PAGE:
What Makes Africanized “Killer Bees” So Lethal?

Image: Jeffrey Lotz/Wikimedia CC

Africanized honey bees are some of the planet’s most feared insects—but what makes them so dangerous?

Often referred to as “killer bees,” these intimidating insects have developed a pretty nasty reputation for having caused up to a thousand human deaths.

They were imported from Africa to South America in 1956 in an attempt to create a more productive strain of honey bees. The next year, 26 swarms escaped quarantine and started breeding with European honey bees, creating a hybrid species. The so-called “Africanized bees” then began to spread, and can now be found all the way from California to Florida.

Compared to European honey bees — the most common species worldwide — the hybrid bees are actually smaller, and therefore carry less venom. So what’s the problem?

Africanized honey bee hive. Image: Wikimedia CC

They’re far more aggressive, and they don’t want you anywhere near their hive. In fact, Africanized bees react to disturbances with greater force and in greater numbers than their European cousins. They’ve actually been recorded chasing a person a quarter of a mile, and have killed roughly 1,000 humans and a variety of other animals.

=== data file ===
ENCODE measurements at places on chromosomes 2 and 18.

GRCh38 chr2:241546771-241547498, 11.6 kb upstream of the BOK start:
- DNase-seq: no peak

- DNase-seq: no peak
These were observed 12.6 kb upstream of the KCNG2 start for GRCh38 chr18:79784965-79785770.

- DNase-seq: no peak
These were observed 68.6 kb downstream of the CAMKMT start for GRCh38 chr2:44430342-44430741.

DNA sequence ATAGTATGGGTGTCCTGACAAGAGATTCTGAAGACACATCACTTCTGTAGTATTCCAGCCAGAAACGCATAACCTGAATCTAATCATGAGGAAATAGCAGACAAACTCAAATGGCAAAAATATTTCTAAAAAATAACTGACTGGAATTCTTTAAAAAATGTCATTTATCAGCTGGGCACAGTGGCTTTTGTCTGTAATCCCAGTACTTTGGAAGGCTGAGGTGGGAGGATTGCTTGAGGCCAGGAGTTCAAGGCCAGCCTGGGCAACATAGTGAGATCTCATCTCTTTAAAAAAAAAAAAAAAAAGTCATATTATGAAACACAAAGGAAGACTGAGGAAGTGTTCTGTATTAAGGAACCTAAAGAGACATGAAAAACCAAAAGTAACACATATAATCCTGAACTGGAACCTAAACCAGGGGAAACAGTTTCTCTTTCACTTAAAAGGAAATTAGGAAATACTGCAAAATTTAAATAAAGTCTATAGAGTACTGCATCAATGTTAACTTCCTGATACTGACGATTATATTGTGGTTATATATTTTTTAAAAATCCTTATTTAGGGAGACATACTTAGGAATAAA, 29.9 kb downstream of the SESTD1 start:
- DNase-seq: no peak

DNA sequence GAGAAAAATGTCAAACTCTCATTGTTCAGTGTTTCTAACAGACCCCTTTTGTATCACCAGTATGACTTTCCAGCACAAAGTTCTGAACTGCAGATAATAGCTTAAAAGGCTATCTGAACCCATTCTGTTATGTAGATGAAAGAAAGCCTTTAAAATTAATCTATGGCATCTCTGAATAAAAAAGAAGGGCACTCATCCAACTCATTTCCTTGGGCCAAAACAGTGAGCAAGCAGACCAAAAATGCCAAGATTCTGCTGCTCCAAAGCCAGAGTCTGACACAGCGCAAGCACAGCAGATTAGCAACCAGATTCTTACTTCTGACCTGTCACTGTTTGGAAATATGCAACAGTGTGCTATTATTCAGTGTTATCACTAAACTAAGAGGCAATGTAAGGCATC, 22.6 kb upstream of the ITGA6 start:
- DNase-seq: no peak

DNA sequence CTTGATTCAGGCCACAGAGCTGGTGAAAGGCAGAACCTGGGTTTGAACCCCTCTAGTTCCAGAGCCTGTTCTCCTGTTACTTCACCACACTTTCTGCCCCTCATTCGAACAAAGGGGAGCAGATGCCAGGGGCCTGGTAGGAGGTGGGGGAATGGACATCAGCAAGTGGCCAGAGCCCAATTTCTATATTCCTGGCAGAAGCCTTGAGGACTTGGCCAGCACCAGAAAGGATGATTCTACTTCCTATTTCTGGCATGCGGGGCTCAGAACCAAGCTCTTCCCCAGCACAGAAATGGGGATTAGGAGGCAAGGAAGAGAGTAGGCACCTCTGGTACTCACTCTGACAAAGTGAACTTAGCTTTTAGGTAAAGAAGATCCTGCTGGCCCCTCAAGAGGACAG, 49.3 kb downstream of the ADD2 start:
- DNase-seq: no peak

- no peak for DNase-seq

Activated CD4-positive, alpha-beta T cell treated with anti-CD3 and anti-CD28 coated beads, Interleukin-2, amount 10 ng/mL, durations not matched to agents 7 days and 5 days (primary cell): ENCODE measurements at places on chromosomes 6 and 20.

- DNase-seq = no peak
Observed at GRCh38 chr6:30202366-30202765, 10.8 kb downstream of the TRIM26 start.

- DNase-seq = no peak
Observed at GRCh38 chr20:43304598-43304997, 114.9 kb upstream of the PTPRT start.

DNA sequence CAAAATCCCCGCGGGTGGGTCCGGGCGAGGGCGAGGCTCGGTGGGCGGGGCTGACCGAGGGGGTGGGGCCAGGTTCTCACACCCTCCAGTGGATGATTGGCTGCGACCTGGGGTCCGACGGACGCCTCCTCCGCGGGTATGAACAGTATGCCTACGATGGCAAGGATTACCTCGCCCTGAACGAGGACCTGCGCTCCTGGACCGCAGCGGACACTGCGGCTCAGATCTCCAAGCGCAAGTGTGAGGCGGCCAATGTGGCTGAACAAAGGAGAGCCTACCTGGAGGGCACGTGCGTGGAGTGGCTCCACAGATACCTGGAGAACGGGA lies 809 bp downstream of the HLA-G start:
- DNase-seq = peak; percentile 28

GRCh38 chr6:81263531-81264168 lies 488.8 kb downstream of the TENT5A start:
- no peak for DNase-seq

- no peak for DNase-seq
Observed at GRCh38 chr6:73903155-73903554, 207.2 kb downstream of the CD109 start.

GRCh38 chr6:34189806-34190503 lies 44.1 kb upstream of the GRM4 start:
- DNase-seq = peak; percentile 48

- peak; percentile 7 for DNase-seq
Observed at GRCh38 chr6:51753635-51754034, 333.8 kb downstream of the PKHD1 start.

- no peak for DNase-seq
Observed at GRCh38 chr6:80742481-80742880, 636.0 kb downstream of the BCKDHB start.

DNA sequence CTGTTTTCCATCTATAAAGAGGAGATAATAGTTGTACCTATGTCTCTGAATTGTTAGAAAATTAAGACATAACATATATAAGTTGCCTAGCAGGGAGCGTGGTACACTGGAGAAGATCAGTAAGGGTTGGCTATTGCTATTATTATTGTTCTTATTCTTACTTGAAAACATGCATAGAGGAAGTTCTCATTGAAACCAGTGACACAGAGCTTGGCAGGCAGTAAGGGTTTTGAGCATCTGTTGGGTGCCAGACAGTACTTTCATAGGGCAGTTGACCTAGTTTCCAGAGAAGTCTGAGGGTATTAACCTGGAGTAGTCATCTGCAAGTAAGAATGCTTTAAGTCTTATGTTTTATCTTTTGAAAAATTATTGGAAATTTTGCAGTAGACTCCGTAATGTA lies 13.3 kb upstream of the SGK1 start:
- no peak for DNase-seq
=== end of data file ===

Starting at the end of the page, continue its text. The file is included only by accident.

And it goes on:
A 1982 study on colony defense showed that the bees “responded faster and in much larger numbers than European honey bees and produced 8.2 and 5.9 times as many stings during two different experiments.”

In general, it would take approximately 1,000 stings from such a bee to kill someone who isn’t allergic. Unfortunately, though, a large swarm of Africanized bees can potentially deliver such a dose.

The bees continue to move northward, but don’t worry too much. You’re still significantly more likely to get struck by lightning than die from a killer bee attack.

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